If you rent or lease a building, the property you own inside the building usually won’t be covered by the building owner’s policy. You’ll need to buy tenant coverage to insure your machinery, furniture, and merchandise. Tenant coverage usually costs less than building coverage because the policy covers only the contents of the building, and not the building itself.
Replacement cost and actual cash value coverage
Most commercial property policies provide either replacement cost coverage, actual cash value coverage, or a combination of both.
- Replacement cost coverage will pay to rebuild or repair your property, based on current construction costs. Replacement cost is different from market value and doesn't include the value of your land.
- Actual cash value coverage will pay to rebuild or replace your property minus depreciation. Depreciation is a decrease in value because of wear and tear or age. If your business is destroyed and you only have actual cash value coverage, you might not be able to completely rebuild.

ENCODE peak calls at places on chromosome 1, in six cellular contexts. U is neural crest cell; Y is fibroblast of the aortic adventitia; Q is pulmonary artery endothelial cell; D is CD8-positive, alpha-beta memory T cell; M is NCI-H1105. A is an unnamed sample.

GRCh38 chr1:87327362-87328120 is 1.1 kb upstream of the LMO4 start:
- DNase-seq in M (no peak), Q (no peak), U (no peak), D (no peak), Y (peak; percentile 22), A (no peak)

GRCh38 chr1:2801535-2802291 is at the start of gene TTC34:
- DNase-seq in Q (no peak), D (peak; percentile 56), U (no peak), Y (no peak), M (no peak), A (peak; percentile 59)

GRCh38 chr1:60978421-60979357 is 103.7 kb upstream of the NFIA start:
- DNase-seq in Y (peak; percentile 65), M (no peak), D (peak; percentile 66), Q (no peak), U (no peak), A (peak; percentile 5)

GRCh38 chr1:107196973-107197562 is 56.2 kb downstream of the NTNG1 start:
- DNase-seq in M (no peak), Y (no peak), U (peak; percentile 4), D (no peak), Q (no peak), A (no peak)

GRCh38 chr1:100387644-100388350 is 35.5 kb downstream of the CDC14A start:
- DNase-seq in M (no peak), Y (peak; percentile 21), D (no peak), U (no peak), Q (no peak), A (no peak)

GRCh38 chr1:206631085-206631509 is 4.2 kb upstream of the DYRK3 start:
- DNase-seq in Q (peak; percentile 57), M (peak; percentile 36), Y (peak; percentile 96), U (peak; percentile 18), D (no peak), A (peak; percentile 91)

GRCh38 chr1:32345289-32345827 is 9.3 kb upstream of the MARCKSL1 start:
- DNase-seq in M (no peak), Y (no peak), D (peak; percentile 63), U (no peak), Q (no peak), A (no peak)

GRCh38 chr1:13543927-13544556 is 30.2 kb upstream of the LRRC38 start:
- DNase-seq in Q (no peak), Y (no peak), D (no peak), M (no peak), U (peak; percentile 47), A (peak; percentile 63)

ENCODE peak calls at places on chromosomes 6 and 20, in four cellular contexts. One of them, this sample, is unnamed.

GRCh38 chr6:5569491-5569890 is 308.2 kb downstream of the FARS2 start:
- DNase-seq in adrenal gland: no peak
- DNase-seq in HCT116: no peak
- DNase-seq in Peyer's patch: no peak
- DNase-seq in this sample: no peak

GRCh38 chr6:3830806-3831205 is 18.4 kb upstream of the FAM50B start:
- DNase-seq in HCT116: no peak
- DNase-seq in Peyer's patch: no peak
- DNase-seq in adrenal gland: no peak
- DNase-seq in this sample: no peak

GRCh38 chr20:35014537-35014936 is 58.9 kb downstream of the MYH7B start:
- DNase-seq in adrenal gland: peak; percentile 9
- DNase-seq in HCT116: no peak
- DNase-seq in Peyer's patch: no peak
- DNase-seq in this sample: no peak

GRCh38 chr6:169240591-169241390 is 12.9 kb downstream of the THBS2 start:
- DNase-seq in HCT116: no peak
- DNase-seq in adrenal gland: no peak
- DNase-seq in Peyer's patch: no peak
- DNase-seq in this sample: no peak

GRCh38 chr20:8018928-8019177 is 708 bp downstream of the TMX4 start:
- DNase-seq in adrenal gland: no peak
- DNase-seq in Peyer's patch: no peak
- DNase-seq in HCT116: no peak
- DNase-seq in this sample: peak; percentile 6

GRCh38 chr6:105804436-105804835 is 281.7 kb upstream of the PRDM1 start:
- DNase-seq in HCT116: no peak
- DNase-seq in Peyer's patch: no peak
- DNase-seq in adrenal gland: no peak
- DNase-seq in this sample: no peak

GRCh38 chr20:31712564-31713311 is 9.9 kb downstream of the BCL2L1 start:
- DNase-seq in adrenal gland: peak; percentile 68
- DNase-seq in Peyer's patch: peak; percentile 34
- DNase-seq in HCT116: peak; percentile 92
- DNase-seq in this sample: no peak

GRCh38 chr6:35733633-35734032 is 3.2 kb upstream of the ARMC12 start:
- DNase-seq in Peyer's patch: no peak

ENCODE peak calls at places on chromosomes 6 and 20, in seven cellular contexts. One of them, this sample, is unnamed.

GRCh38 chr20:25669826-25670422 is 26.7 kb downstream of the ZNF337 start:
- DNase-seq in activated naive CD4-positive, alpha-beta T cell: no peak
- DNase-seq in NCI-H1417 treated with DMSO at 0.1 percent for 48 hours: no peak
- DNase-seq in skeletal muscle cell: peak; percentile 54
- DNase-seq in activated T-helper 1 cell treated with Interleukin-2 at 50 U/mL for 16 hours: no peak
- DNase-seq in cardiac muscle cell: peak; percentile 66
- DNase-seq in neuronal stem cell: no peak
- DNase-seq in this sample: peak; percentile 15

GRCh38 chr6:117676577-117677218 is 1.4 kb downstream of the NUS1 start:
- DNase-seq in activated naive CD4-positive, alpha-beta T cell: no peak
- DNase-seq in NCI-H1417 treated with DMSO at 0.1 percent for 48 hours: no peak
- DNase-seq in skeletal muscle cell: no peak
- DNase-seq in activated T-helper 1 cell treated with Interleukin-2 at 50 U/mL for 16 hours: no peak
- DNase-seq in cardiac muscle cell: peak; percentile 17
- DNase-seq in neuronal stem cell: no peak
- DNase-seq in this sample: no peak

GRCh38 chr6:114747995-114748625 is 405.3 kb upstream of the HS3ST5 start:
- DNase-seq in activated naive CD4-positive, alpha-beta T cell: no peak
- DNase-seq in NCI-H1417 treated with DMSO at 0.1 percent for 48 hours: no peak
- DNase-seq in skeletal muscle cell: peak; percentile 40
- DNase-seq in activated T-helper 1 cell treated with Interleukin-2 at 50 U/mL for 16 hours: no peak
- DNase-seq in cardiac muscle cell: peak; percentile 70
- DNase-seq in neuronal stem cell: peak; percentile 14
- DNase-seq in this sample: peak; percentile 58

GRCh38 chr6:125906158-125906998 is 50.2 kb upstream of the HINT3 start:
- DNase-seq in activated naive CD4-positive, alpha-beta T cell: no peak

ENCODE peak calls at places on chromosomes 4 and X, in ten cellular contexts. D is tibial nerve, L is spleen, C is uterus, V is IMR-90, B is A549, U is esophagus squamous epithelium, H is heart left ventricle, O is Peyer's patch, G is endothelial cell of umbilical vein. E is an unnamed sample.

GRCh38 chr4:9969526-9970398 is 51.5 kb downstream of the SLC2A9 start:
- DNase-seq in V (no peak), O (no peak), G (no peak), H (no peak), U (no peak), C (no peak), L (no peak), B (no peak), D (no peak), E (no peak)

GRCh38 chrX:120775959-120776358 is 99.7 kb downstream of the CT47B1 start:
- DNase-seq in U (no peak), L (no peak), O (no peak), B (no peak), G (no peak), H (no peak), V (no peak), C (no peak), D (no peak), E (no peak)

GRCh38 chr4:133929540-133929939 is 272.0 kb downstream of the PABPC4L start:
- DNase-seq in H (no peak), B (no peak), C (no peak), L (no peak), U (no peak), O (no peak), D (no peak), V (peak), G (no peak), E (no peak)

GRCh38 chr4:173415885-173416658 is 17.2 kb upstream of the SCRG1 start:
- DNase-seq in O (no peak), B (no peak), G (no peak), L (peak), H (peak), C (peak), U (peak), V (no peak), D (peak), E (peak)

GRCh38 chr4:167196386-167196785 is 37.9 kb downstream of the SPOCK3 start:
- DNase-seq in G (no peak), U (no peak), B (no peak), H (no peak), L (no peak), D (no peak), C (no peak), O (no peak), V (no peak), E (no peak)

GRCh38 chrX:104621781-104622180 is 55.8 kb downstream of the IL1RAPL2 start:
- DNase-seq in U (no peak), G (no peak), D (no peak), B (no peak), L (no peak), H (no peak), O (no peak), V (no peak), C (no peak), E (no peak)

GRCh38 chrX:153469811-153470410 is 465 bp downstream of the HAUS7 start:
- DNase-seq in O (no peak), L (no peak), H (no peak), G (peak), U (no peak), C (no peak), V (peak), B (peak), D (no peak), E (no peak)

Commercial property policies aren't standardized in Texas. This means coverages and policy terms will vary by insurance company and by policy. If a policy doesn’t provide all the coverage you need, you can usually buy endorsements to add or increase coverage. Endorsements usually raise your premium.
The following are some typical commercial property coverages:
- Building occupied by the insured coverage insures a building that you regularly use but don't own. This coverage can be important if you lease or borrow a building.
- Newly acquired or constructed buildings coverage insures a new building if you add it to your policy within a certain amount of time. If you don't tell your insurance company within the time period -- usually 30 days -- your policy won't cover the new building. Commercial property policies usually only cover buildings named in the policy.